Thursday, February 28, 2013

Some New News

Capcom has now said that about a month after Monster Hunter 3 Ultimate releases, they will patch in the ability for US players to play with EU players.  That's awesome, and frankly, should have been there in the first place.  Now I can walk both Marcus Shadow and Chriz the Mole through the game....oh, joy.  It's also funny that Japanese players can still only play with Japanese players.  Capcom Japan basically stated a year or so ago that they don't want Japanese players playing with other people.  I guess they just want to keep the illusion that Japanese players are a lot better than others.  It's not true, so you wouldn't want to shatter that bubble I suppose.  Oh well, at least it's a step in the right direction.

Also, Focus Interactive and Spiders are close to releasing their new action RPG Mars War Logs for XBLA, PSN and PC.  They also released a new trailer showing the combat, and it's surely I game I want to try.  I'm hoping to review that, so keep an eye out for that.  In addition, they announced a new, full release game called Bound by Flame.  Another action RPG, this time a more fantasy setting (Mars War Logs is futuristic, obviously).  Again, sounds pretty good to me, so I'm adding that to my radar.  I really like player action RPGs, so here's hoping they are both lots of fun!

I have a new review coming in a few days, but here is something to tide you over.  It's not game related, but my wife and I saw some more movies on Netflix recently.  Tales of an Ancient Empire with Kevin Sorbo and Against the Dark with Steven Seagal.  Don't see them, either of them.  They are bad.  Against the Dark is a little better, but seriously, avoid both of them.  Now, back to invading all those territories...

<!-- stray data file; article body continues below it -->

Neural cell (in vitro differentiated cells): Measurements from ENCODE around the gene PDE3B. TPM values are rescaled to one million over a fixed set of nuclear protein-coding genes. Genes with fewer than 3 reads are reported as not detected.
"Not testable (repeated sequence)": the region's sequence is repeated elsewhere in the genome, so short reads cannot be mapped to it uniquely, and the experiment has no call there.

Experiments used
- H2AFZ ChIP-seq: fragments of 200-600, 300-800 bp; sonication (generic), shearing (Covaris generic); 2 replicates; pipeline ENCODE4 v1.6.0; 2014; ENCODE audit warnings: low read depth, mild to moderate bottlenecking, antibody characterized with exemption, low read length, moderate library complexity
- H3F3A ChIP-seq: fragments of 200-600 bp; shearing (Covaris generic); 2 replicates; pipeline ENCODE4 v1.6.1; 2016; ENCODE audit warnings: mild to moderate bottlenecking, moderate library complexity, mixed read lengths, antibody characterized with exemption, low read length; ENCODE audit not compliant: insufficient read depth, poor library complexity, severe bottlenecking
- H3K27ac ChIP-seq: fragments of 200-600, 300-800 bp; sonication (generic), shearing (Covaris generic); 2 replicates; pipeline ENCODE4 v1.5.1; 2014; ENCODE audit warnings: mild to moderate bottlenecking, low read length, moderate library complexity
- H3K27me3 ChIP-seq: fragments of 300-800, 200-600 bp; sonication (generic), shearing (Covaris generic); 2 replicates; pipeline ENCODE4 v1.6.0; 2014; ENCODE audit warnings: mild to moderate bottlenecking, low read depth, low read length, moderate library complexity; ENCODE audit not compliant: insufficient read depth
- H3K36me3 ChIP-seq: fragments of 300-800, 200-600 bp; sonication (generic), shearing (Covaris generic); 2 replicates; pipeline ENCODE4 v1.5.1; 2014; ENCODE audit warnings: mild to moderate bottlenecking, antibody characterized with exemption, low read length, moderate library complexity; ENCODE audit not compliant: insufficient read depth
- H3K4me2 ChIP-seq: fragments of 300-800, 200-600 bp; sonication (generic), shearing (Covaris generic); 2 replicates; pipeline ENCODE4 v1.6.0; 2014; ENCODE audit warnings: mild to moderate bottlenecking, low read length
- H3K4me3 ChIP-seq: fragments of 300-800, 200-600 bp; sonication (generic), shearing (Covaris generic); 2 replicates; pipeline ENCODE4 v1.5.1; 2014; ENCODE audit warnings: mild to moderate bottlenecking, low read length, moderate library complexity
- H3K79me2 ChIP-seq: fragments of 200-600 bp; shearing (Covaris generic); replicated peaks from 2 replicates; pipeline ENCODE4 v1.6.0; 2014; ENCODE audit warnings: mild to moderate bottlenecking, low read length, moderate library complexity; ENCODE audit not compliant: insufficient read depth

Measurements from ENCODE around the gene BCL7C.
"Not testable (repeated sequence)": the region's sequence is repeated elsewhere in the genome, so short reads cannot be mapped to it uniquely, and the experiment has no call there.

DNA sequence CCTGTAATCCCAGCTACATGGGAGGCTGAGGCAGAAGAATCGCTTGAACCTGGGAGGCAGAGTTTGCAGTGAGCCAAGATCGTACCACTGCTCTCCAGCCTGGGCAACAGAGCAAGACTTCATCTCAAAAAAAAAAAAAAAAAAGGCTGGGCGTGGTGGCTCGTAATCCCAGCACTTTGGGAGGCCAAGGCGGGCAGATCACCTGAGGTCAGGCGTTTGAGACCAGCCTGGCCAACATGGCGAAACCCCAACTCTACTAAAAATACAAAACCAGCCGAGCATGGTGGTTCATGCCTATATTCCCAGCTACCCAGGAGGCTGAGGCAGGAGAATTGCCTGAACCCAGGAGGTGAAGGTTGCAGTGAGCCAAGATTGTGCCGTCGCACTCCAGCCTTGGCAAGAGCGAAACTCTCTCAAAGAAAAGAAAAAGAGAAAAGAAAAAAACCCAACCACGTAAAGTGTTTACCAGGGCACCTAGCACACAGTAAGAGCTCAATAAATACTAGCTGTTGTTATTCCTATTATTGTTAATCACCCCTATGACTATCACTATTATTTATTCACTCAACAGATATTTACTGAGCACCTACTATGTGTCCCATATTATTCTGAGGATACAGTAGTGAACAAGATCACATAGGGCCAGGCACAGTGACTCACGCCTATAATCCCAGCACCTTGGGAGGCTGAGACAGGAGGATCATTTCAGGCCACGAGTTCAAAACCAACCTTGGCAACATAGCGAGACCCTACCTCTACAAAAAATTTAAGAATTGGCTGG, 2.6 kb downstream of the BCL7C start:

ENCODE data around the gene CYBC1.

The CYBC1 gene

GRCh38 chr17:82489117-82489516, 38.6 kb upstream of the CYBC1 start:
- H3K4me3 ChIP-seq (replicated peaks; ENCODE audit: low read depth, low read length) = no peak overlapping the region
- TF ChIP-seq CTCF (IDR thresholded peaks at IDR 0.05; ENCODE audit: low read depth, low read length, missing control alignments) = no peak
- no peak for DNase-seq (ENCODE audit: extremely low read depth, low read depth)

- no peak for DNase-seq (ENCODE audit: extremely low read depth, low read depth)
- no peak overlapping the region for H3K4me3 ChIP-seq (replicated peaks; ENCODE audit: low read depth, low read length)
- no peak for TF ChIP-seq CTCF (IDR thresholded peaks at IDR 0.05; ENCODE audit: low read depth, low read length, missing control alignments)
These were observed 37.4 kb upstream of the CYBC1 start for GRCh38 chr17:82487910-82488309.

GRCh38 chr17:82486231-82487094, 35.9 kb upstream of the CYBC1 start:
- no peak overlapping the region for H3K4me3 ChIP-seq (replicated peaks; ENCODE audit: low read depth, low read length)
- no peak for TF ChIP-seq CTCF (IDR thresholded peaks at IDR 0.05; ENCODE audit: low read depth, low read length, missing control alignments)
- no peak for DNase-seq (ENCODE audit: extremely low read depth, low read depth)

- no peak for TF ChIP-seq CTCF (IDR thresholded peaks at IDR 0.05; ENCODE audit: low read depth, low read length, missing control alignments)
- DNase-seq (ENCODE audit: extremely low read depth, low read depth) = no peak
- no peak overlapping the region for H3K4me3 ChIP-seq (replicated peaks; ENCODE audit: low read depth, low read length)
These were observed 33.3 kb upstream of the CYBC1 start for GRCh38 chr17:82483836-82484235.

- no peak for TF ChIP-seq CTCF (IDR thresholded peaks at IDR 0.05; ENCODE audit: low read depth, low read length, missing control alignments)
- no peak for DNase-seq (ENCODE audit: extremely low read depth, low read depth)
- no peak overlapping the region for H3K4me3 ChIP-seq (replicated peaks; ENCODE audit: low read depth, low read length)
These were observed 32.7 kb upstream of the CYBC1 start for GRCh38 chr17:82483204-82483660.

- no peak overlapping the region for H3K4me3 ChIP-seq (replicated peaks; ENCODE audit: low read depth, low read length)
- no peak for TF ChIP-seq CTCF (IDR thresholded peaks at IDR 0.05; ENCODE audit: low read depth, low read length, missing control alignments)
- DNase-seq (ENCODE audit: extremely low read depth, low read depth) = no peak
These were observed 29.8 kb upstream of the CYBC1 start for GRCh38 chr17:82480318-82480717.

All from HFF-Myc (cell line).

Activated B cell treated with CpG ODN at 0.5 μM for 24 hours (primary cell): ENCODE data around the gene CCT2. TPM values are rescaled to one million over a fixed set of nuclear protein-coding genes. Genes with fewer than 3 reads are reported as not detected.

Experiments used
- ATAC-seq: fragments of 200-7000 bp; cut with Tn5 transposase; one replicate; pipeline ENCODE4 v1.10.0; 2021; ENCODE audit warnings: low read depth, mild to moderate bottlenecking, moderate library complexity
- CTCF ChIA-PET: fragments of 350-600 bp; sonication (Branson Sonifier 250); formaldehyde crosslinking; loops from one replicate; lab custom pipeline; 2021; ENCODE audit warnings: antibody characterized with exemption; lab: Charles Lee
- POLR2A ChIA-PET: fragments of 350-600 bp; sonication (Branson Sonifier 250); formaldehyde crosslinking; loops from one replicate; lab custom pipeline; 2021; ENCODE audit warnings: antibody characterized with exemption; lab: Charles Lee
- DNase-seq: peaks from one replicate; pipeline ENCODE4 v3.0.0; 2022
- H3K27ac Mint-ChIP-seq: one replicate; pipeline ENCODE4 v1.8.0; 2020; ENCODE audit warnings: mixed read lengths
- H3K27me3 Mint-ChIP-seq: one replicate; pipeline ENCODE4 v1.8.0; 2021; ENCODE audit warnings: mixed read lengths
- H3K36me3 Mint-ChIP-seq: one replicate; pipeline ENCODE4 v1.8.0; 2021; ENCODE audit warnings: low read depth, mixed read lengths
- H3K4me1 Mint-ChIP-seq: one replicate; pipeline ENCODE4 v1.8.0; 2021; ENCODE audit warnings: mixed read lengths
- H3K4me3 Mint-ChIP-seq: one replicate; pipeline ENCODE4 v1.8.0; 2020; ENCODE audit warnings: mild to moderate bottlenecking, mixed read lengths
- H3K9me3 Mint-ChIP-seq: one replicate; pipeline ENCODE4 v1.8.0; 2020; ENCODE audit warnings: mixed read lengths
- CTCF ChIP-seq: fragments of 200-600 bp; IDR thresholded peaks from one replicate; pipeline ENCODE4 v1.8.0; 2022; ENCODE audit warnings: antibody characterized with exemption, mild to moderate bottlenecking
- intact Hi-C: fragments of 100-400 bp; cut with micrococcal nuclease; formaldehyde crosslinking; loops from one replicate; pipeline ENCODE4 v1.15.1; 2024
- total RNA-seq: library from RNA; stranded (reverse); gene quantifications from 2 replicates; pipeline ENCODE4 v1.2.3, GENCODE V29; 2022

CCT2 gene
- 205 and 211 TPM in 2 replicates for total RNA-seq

Wednesday, February 27, 2013

Prometheus Review

Another movie I recently saw with my wife was the "kind of prequel" to the Aliens movies- Prometheus.  Can it match the awesomeness of Aliens?  Of course not, but can it come close?  There will be spoilers, but I imagine most people that care about it have seen it.  If you haven't...well, read the review anyway.  You will learn why by the end.

So, where to start?  The movie seems like it is a large collection of independent scenes put together.  Or more accurately, like lots of linking scenes were cut out.  I think they had ideas of what they wanted to happen, but instead of working out which to use, they just shoved them all in there and hoped it would work.  It didn't.  A lot of the movie is just a jumbled mess of ideas that just don't fit together as well as they should.

This movie was made (beside to get large sums of money) to give backstory to the Aliens franchise and answer some questions that no one wanted answers to.  Where do the Aliens come from?  Did anyone really care?  They could have just been the natural inhabitant of some planet, but now they are some disease/biological weapon made by some people that also made humans.  Yeah, it's as dumb as it sounds.  There's tons of plot holes and it actually generates more questions than it attempted to answer.  They tried to answer just one measly question, but didn't even really do that.  They just made the backstory worse and more convoluted than not having one at all.